Acclaimed author plugs leadership

Hundreds flock to see biographer, historian David McCullough

The Daily Pennsylvanian
April 01, 2004

Pulitzer Prize-winning author David McCullough speaks at a Kelly Writers House luncheon. The historian was also featured in the SAS Dean's Forum

Pulitzer Prize-winning author David McCullough speaks at a Kelly Writers House luncheon. The historian was also featured in the SAS Dean's Forum

Photo by Norma Chen/The Daily Pennsylvanian

Interweaving historical anecdotes and personal opinions on leadership, author and historian David McCullough entranced the audience at the 2004 School of Arts and Sciences Dean's Forum with his soothing voice and powerful message in his lecture "Qualities of Leadership."

"A great leader like [former U.S. President Harry] Truman," McCullough said, "sees what is best for people in the long run, not what serves them now. Popularity and leadership have never gone hand in hand."

McCullough's speech, which was held before a packed Irvine Auditorium crowd, was the highlight of the yearly Dean's Forum, which honors several graduate and undergraduate students in the College for outstanding achievement. The ceremony began with an introduction by SAS Dean Samuel Preston, who then presented the 21 selected students with certificates, a gift of $250 and signed copies of McCullough's book, John Adams.

"These students represent the very best of what the School of Arts and Sciences is about," Preston said.

Preston then went on to introduce the keynote speaker by giving an insight into McCullough's background and by saying that he has made history popular for the public through his works.

McCullough seemed to be honored by the opportunity to speak at the University.

"Our universities are as high in achievement as any in any civilization today, and that is a tremendous compliment," McCullough said.

Throughout his lecture, McCullough offered a laundry list of leadership qualities that he feels are important. Courage, optimism, knowledge and education were among his picks, along with a strong perception of the future, a sense of humor -- which he said is "a cushion against adversity and tough times" -- common sense, experience with failure and a good heart.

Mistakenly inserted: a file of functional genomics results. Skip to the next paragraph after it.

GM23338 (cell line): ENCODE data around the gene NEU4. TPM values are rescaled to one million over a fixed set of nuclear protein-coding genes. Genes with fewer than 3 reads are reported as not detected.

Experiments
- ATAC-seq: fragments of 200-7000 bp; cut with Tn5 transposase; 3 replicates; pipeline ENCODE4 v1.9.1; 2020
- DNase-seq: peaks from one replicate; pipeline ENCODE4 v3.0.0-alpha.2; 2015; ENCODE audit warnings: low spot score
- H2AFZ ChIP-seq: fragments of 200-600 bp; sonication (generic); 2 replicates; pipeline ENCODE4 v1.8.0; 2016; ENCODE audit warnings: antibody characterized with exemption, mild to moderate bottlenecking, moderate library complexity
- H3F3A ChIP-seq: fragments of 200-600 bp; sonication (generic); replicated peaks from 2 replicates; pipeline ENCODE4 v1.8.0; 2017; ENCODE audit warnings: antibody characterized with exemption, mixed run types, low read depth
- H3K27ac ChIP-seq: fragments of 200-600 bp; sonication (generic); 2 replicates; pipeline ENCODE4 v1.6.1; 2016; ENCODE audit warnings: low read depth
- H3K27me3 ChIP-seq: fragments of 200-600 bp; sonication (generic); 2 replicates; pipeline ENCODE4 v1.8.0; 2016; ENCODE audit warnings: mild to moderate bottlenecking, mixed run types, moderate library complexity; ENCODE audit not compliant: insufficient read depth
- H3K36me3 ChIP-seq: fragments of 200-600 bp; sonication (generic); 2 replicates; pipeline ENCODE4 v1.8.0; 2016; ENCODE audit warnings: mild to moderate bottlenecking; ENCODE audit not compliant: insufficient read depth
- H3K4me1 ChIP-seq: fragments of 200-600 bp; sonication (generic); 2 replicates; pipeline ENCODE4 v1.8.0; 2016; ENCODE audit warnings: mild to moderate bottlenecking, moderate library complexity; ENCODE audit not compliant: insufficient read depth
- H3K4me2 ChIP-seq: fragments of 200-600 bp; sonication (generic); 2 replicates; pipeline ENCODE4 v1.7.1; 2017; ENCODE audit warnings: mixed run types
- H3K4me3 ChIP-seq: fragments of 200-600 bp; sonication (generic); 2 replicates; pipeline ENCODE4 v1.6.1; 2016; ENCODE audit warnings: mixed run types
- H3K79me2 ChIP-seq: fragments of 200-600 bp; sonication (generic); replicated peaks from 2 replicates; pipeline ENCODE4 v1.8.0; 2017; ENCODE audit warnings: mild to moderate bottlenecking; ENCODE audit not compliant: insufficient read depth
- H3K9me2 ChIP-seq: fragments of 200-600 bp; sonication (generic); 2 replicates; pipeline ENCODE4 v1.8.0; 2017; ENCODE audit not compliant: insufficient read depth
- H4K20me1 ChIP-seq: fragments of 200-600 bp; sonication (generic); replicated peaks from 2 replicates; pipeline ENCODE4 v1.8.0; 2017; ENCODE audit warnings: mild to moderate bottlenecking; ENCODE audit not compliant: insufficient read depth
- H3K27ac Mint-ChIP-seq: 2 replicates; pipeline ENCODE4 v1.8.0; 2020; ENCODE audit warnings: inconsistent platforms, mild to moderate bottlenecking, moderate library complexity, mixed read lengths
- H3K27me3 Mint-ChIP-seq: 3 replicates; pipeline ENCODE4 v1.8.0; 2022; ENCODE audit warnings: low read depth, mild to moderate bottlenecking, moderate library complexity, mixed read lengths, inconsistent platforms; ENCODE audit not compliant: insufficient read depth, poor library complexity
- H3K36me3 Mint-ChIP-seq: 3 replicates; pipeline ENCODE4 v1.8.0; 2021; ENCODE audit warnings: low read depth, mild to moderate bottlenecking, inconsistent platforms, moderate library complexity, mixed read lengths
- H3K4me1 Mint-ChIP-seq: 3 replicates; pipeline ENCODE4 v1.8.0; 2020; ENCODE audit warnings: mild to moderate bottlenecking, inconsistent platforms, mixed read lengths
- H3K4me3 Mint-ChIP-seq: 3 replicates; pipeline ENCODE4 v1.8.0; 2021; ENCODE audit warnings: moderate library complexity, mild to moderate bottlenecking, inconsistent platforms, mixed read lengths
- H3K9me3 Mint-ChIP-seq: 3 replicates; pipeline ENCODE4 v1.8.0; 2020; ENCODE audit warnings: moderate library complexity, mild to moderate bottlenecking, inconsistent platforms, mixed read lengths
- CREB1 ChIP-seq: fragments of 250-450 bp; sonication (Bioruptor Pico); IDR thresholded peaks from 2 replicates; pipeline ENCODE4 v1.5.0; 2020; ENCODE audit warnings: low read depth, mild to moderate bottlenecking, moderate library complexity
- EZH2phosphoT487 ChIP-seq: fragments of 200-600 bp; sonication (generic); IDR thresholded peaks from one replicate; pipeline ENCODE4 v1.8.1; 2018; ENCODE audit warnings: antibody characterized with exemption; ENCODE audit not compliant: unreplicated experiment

These examples were intertwined with an array of stories from the author's historical research.

"I don't know any leader that doesn't have high energy and a true sense of proportion, which comes from a good grasp of history," he added.

McCullough -- whose two most recent biographies, Truman and John Adams, earned him Pulitzer Prizes and were mainstays on The New York Times Best-Seller List -- also spoke at the Kelly Writers House earlier in the day to a smaller lunch group. He recently narrated the movie Seabiscuit and is currently working on a new biography of George Washington and the Continental Army in 1776.

"Washington was not brilliant, nor was he charming or a good speaker," McCullough said. "But he had backbone, he was a very good judge of people, and he never quit."

Many in attendance were visibly moved by McCullough's speech.

"He was incredibly intellectual and practical, and I really liked what he chose to speak about," College sophomore Melissa Fellman said. "Students can really take away a lot of wisdom from him."

College sophomore Michael Pass echoed Fellman's thoughts. "It was really good," he said. "He is a fantastic writer and a very interesting speaker."

McCullough concluded the lecture by addressing the students who were awarded with the honor of Dean's Scholar.

"To those of you who were presented with awards tonight," he said, "if you are seeking an example of leadership, just look in the mirror."